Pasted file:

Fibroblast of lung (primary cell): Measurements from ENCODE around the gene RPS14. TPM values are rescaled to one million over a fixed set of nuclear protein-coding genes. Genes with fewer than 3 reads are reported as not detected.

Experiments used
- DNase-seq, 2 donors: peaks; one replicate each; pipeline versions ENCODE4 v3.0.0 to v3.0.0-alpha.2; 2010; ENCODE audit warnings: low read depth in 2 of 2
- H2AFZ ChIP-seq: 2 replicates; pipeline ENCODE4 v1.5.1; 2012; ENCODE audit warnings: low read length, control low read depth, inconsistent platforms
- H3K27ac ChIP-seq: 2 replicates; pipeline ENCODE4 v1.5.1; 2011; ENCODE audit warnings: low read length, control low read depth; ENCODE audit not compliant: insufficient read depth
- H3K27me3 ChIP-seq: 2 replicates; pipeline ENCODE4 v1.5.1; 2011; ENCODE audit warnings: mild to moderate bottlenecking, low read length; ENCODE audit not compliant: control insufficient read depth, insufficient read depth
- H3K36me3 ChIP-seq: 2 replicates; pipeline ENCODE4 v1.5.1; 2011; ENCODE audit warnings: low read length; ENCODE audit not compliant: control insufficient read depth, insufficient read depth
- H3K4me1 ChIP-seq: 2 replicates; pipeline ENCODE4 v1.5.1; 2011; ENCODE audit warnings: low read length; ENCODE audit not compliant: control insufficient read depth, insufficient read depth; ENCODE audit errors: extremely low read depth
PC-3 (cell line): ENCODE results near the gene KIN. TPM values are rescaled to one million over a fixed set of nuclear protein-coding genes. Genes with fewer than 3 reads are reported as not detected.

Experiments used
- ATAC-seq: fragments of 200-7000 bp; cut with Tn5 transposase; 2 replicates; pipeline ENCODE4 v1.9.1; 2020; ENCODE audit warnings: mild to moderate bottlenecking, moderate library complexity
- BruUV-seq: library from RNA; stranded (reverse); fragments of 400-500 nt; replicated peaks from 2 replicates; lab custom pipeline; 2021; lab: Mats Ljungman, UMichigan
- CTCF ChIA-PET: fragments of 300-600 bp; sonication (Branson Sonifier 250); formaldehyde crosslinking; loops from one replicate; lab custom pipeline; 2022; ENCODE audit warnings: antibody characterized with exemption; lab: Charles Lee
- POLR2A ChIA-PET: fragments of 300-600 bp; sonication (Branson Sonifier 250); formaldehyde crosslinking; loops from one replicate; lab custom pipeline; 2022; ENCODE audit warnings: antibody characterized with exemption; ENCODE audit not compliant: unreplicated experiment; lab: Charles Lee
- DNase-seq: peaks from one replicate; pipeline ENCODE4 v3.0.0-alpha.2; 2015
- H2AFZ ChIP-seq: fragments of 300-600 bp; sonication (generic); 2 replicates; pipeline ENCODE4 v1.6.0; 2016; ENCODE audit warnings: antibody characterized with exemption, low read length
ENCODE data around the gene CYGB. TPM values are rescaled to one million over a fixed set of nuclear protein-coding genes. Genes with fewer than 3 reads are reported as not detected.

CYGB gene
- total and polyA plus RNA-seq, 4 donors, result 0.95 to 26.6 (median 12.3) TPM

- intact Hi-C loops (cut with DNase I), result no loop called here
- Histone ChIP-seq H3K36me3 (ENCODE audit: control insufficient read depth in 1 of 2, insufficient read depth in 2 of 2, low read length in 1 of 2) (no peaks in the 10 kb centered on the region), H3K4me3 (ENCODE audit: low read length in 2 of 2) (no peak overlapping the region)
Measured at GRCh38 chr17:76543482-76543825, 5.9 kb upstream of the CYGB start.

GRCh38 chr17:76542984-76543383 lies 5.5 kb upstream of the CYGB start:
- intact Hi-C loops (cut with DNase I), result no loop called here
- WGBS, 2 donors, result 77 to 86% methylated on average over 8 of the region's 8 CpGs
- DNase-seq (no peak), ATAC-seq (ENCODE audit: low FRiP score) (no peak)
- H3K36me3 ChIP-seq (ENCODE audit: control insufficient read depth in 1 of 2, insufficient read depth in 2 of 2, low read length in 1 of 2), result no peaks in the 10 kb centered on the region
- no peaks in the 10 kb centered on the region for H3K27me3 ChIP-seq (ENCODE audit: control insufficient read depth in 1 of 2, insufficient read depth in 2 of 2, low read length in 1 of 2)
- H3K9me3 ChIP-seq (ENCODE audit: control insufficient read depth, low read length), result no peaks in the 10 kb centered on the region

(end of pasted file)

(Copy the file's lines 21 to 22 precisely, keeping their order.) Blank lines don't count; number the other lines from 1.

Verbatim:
- Histone ChIP-seq H3K36me3 (ENCODE audit: control insufficient read depth in 1 of 2, insufficient read depth in 2 of 2, low read length in 1 of 2) (no peaks in the 10 kb centered on the region), H3K4me3 (ENCODE audit: low read length in 2 of 2) (no peak overlapping the region)
Measured at GRCh38 chr17:76543482-76543825, 5.9 kb upstream of the CYGB start.